In 2004, Democrats managed to win enough races to tie Republicans for the number of seats in the Iowa state senate. Control of any body of the state legislature in Iowa is crucial not only to help the people in that state, but also because Iowa is such an important state in Presidential primaries and elections.
Obviously, Republicans are making a concerted effort to win back the state senate. Through focusing on Iowa state senate district 31, you can help keep this race in Democratic hands. But the story is more complicated than just Democrat vs. Republican. This starts with the primary battle between incumbent Democratic senator Matt McCoy and his opponent, Gary Randa...
has served as the district's senator for 10 years. Per the bio:
Matt is known in Iowa for his work on education, health care and job creation. In 2005 he helped secure $56 million to reduce class size and improve teacher quality. He also worked with Gov. Vilsack to increase spending on early childhood education. Matt secured the first ever appropriation for AIDS medications from the Iowa government, helped expand mental health insurance parity laws, and successfully helped eliminate a $66 million shortfall in the state's Medicaid program.
McCoy came out in 2003. This is his first race as an openly gay elected official.
He is near the end of a very tough primary with millionaire Gary Randa. Randa cites attendance record as one issue (McCoy missed some days in 2003 because his father had cancer and he took 2 days off to run in the Boston Marathon), but social issues seem to be the real story here. A comparison:
- Gay marriage - Randa favors putting Iowa's statutory ban on gay marriage in the state Constitution.
"I have a son that's gay, and I love him dearly," he said, "but I think marriage is between a man and a woman."
McCoy opposes a constitutional amendment, which would require the approval of two consecutive legislatures as well as voter ratification.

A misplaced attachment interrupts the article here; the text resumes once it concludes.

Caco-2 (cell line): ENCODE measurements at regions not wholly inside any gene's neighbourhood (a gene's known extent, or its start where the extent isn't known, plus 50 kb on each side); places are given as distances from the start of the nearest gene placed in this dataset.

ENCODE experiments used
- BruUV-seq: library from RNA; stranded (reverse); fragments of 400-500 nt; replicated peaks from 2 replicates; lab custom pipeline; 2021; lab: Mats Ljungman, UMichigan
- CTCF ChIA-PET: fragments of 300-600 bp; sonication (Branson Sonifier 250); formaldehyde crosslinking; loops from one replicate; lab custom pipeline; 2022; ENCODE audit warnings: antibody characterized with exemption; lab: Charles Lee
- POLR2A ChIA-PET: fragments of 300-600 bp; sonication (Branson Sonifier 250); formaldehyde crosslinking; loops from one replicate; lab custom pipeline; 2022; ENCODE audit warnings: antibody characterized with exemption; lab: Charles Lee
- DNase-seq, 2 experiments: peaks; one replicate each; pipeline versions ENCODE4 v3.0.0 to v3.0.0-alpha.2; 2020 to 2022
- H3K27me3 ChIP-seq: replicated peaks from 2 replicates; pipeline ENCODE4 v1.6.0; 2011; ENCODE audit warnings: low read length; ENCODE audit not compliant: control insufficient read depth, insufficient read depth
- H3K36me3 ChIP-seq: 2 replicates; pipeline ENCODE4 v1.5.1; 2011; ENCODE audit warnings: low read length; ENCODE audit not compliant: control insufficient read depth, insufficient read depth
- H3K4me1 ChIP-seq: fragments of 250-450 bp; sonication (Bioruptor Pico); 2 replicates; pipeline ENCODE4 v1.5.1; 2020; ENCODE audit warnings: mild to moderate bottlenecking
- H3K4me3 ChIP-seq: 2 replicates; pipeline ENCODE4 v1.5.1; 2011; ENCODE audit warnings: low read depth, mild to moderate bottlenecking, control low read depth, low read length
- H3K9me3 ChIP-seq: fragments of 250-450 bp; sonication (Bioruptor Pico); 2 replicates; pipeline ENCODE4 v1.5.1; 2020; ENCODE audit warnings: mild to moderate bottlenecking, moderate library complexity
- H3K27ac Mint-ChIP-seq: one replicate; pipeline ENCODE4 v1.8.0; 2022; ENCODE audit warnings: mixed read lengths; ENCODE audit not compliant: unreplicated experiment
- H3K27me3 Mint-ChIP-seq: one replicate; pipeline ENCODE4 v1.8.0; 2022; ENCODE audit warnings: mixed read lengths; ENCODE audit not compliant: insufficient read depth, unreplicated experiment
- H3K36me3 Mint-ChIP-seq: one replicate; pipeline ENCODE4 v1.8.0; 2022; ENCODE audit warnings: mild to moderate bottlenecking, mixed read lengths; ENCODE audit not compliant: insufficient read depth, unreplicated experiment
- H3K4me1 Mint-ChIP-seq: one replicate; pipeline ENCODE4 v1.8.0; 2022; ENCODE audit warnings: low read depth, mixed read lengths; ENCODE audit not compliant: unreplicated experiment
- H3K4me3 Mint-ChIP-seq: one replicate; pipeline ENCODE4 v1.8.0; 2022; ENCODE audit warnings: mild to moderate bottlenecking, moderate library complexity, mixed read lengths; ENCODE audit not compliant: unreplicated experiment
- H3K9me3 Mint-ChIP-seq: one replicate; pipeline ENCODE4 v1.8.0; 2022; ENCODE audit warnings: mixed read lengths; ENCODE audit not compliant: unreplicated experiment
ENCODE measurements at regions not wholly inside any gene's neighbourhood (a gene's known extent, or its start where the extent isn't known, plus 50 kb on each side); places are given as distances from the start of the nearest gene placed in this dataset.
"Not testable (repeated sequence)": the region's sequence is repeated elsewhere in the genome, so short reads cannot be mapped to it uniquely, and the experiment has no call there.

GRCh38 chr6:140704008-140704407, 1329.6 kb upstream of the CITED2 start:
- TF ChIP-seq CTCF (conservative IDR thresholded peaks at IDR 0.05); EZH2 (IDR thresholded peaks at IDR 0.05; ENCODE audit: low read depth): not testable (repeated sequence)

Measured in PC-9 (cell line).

"I don't think the Legislature should involve itself in legislating who people love," he said.
- Abortion - McCoy supports abortion rights. Randa believes abortion should be illegal except in instances where the mother's life is in jeopardy.
"I don't think debate about abortion belongs on the floor of the Iowa Legislature," McCoy said. "I think that's a decision that should be left between a woman and her physician."
Said Randa: "To me, there are a lot of issues out there. But the one that I want to take to my grave when they bring me down to St. Anthony's (Catholic Church) and wheel me up in front of that altar is that I tried to make a difference for those children."
- Death penalty - Randa supports restoring the death sentence in Iowa for heinous crimes such as the abduction, rape and murder of a child.
"That guy that killed that little girl in Cedar Rapids, I could sleep pretty easy tonight knowing that he was not here any more," said Randa, referring to the slaying of 10-year-old Jetseta Gage in March 2005.
McCoy is opposed to capital punishment, saying it's not a deterrent to crime, and juries sometimes make mistakes in condemning an innocent person to death.
It's very nice that Randa loves his gay son, but the Iowa amendment will likely ban most legal contracts for gay couples. Not just marriage. Loving a child who is gay does not give someone a free pass on supporting legislation that will do great harm to gays and their families.
The Democrat who wins this race will face Nick Van Patten, currently elected to the County Hospital Board. Van Patten will probably be a very strong candidate. This race could tip control of the Iowa senate into Republican hands if Van Patten wins.
Aside from supporting McCoy based on his progressive beliefs, he also has an important position in the IA senate, as co-chairman of the Senate Transportation Committee. This will be a tough election year in Iowa, with the competitive races for governor and several Congressional seats. McCoy is an experienced campaigner with a great deal of clout. He is also a strong contrast to Van Patten.
Please support Matt McCoy. The primary is not even a week away and every dollar will count. I know that the federal elections are more exciting and grab more headlines, but the states have most of the power now in what goes on. Your money will go a LONG way in helping progressives and Democrats have an edge not only in this year's Iowa elections, but potentially in many elections down the road.